Hong Kong Discovery Bay boat owners mourn ‘death of a community’ as they celebrate last Christmas together
- Most families have left marina or will do so before end of year due to cost concerns and strict requirements for extension of stay
Houseboat families affected by the closure of a Hong Kong marina bemoaned “the death of a community” as they held their last Christmas gathering in the place they had long called home.
The 29-year-old Discovery Bay marina will be closed by New Year’s Eve for a major renovation. All membership will cease and all boats are required to sail out by then. It is not clear how the marina will operate or recruit new members when it reopens.
Existing members, including about 200 boat-dwelling families, were informed of the decision on August 31, four months in advance. Amid the backlash, the marina management offered them a three-month extension of stay at a price. Owners who did not sign the extension agreement but continue to berth their boats at the marina in the new year will have to pay a hefty daily visitor fee.
According to the 40 or so members who attended the Christmas gathering on December 23, most families had left the marina or would do so before the end of the year, due to cost concerns and the strict requirements for signing up for the extension.
Construction site hoardings with barbed wire had already been erected around the marina.
“It’s awful,” said Nina Christie, trying to hold back her tears. She is near her retirement and has been living in the marina for seven years.
“All your friends are leaving … I didn’t even have a tree up. It’s not Christmas.”
Christie was planning to retire in four years, sell her boat and rejoin her children in Canada with her husband. But now the value of her HK$7 million (US$893,700) boat has been reduced to almost nothing because the relatively niche market was flooded by all the Discovery Bay boats in a short time, and she still has seven years of her mortgage to pay.
She and husband will leave the marina on Wednesday and rent a flat – with a quarter the space she had on her 3,000 sq ft boat – in the housing development that the marina is named after.
Christie said she had found a place to moor her boat but declined to disclose the location.
“We are paying for rent. We are paying for the mortgage. So for the next seven years, we can’t do anything,” she said. “I’m delayed [from] being with my children again.”
“It’s the death of a community,” said a 49-year-old supply chain management consultant who insisted on anonymity.
He and his wife had been in the marina since 2010, and they sold their boat for HK$400,000 two weeks ago – a tenth of the HK$4 million they had paid for it. They are now also renting in Discovery Bay while paying off the mortgage for the vessel.
The consultant described the marina community as one where families always left their doors unlocked, and people looked out for one another.
Nico Antico, 50, agreed. In his six years in the marina, he never kept a key for his boat, he said.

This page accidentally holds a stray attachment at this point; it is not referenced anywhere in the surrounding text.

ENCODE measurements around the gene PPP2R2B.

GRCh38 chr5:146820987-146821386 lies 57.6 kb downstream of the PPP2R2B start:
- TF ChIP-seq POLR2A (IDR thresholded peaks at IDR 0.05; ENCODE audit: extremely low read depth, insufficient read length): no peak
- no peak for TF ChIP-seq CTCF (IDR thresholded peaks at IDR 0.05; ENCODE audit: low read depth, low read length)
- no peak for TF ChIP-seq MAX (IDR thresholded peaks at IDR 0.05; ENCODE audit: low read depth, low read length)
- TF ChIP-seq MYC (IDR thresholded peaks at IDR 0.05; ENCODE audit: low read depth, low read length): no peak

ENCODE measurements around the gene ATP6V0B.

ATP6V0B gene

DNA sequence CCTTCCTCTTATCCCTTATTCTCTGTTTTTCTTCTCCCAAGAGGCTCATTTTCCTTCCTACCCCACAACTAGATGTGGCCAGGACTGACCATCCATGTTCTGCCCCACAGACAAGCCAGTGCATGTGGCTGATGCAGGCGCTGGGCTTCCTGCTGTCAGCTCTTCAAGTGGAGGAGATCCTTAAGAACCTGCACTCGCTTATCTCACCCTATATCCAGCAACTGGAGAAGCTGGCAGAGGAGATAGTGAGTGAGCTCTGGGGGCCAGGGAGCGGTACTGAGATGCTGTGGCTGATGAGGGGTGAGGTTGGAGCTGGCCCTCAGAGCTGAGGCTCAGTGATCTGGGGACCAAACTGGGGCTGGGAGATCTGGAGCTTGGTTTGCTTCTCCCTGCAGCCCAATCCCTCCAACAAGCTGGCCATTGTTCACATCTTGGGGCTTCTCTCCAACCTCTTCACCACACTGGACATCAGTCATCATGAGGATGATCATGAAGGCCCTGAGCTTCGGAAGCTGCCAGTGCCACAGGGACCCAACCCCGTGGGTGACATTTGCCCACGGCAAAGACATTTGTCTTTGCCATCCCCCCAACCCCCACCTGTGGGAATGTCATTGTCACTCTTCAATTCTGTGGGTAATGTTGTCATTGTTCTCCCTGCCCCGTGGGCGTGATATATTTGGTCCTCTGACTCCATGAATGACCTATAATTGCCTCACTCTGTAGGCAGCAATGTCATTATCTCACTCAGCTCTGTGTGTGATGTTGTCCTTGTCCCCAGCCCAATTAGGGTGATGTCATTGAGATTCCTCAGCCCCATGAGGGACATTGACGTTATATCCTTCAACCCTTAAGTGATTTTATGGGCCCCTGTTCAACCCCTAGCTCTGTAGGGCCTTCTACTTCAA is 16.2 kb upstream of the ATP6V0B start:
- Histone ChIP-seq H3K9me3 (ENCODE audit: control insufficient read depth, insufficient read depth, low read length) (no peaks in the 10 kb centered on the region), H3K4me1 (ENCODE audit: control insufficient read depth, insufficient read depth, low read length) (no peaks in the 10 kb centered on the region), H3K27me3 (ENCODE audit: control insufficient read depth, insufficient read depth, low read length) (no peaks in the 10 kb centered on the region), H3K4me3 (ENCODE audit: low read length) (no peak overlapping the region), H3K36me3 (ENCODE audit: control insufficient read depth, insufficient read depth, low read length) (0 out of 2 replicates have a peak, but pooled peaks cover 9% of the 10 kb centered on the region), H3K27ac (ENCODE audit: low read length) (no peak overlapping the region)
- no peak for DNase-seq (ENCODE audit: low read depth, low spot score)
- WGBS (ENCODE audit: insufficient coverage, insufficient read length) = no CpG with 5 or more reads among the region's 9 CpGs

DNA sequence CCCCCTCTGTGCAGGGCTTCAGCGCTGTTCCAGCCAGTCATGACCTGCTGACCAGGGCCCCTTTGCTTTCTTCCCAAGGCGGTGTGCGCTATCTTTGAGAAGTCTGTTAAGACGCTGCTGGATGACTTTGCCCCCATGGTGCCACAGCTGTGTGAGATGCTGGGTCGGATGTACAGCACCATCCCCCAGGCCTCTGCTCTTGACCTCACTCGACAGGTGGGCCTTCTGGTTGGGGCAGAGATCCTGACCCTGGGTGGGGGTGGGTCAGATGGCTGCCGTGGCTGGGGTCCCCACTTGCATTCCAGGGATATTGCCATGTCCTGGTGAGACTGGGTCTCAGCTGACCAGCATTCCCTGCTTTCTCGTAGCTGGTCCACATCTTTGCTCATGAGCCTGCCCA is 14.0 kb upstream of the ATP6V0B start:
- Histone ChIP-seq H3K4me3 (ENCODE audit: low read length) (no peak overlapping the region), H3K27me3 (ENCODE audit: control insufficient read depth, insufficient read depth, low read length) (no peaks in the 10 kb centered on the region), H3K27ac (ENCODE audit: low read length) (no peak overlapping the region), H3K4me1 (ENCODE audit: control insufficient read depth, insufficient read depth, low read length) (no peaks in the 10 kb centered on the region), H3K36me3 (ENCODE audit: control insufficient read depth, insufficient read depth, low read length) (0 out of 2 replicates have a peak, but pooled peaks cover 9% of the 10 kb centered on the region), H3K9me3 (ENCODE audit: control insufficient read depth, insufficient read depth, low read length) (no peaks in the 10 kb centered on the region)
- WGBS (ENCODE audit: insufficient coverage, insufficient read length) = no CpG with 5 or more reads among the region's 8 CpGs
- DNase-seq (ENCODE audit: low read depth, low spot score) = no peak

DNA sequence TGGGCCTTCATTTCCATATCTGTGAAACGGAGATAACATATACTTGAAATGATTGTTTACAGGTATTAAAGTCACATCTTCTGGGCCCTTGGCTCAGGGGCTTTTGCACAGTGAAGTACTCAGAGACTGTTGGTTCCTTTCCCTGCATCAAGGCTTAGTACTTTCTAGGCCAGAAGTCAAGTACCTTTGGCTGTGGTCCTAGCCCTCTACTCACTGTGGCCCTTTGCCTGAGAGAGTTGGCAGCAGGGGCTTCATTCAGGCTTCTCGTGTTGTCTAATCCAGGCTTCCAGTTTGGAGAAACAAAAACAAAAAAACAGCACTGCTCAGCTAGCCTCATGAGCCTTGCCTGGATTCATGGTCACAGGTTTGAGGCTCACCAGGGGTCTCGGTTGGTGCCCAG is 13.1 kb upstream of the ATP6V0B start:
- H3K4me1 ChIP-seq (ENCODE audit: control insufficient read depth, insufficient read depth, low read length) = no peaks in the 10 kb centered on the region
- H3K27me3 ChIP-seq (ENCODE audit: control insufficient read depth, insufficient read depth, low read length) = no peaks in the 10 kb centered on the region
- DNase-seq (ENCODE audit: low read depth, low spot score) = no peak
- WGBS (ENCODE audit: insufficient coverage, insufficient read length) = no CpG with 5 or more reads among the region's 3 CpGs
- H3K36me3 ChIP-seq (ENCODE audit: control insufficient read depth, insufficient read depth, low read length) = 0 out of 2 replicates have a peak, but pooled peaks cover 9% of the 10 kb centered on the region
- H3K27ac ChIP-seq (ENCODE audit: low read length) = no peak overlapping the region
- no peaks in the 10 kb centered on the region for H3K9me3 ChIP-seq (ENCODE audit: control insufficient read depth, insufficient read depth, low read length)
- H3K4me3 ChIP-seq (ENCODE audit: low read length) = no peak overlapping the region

The industrial business consultant, who has been in Hong Kong for 30 years and is a permanent resident, is moving to Singapore with his wife later next year. His boat is already on the way there. His two children will enter university in the United Kingdom in September next year.
“It’s a big punch in the nose,” he said. “I feel like [I’ve been] cheated by the city that I loved for the past 30 years.”
A spokeswoman for the marina club said the expiry date had been clearly stated on the club membership and made known to members since the day of purchase. The club had also ceased membership transfers more than a year ago and never indicated that memberships would be rolled over after expiration, she said.
“Given the scale of renovation … we have provided a reasonable notice period for members to secure alternative berthing arrangements,” she said.
But members argued that in conversations before August 31, club management had never told them their membership would not be rolled over. They said that the management had kept telling them not to worry.
The club offered to let members stay until the end of March next year provided they were willing to pay a refundable HK$150,000 deposit, as well as three months of discounted berthing fees in advance.
Those who do not sign up for the extension but keep their boats in the marina in the new year will have to pay berthing fees of between HK$5,000 and HK$12,000 a day. All marina services such as water and electricity will be withdrawn from the new year.
However, signing up for the offer was not that easy, according to insurance broker Andy Kung, 68.
He said lawyers representing the club’s owner, Hong Kong Resort Company, a principal subsidiary of HKR International (HKRI), told him his sailing boat needed to have a liability cover of HK$50 million, while the boat was covered for only HK$10 million.
Kung said he was also asked to give all of Hong Kong Resort Company’s subsidiaries and contractors a “waiver of subrogation”, so that if the companies or contractors damaged the boat, his insurance company could not recover the money from them.
“It was nonsense,” he said. “It could not be complied with.”
The club spokeswoman did not comment on the requirements. But she said “a small number of members” had applied for the offer but later all changed their minds.
She added that “the overwhelming majority of members” had arranged for relocation before year-end.
Twenty-year-old Anna McMaster, who has lived in the marina since she was seven, said she felt “absolutely gutted” about having to move out.
“The saddest thing has been watching all the [hoardings] go up, because they could have waited,” she said. “It’s been an incredible place to grow up.”